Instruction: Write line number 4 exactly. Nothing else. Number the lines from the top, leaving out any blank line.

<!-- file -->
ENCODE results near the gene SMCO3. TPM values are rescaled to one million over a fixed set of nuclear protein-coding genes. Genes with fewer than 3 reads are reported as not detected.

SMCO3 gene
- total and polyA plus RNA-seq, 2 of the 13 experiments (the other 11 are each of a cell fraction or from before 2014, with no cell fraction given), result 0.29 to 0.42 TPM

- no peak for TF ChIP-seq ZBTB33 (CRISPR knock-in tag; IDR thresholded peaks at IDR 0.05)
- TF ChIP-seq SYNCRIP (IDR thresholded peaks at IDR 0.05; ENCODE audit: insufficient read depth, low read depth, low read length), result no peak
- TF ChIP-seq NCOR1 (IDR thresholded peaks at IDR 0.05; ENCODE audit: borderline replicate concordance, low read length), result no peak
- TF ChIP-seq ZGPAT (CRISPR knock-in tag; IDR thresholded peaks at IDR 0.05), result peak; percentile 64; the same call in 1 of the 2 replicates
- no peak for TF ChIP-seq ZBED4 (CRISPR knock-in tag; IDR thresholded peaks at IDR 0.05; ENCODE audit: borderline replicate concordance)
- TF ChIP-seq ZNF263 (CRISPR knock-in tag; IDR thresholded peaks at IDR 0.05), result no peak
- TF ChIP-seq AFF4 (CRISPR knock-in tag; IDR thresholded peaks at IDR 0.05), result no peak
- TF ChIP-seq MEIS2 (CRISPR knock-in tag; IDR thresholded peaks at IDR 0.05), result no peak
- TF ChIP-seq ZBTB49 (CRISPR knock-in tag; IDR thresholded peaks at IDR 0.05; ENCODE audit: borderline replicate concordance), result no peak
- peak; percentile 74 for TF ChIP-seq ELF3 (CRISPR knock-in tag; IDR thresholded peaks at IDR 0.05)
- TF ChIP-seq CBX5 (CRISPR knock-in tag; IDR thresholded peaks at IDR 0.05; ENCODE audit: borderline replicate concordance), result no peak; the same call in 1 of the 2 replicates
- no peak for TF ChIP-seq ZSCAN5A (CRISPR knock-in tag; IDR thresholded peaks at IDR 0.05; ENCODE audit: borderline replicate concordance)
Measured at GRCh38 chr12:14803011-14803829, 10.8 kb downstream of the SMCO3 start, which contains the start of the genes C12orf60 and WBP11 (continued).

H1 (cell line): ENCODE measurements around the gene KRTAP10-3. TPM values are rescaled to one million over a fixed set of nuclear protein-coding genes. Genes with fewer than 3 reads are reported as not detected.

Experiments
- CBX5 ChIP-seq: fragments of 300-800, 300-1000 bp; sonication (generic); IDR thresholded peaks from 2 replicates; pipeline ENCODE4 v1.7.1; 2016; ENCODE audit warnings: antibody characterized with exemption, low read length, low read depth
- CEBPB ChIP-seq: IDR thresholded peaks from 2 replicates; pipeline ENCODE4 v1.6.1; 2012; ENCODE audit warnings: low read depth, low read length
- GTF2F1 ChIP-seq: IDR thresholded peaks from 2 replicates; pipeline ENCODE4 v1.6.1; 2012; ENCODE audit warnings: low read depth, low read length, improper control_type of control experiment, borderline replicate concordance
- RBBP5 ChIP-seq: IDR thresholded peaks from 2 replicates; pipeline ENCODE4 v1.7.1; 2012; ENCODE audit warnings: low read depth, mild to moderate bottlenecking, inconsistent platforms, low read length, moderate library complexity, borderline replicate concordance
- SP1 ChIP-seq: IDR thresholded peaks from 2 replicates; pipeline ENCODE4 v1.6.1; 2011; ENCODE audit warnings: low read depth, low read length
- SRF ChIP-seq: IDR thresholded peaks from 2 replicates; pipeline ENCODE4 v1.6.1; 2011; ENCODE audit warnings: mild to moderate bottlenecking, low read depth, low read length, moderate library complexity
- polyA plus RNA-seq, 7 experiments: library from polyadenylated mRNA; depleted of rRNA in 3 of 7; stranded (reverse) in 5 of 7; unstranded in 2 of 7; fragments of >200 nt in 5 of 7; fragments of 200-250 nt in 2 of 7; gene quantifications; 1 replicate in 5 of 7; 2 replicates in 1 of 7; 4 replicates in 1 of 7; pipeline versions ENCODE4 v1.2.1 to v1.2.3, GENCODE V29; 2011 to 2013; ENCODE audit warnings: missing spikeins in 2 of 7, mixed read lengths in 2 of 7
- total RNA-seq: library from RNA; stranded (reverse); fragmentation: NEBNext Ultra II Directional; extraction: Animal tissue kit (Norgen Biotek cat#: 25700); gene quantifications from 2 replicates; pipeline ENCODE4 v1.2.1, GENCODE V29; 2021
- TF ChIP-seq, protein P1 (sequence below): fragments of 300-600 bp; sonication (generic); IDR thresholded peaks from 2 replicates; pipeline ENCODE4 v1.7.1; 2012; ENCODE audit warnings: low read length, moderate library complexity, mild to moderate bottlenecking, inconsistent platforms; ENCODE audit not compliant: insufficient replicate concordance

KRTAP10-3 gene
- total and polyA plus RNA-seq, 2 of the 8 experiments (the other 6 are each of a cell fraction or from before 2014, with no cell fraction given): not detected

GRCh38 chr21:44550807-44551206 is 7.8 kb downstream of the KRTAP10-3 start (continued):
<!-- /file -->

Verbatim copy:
- no peak for TF ChIP-seq ZBTB33 (CRISPR knock-in tag; IDR thresholded peaks at IDR 0.05)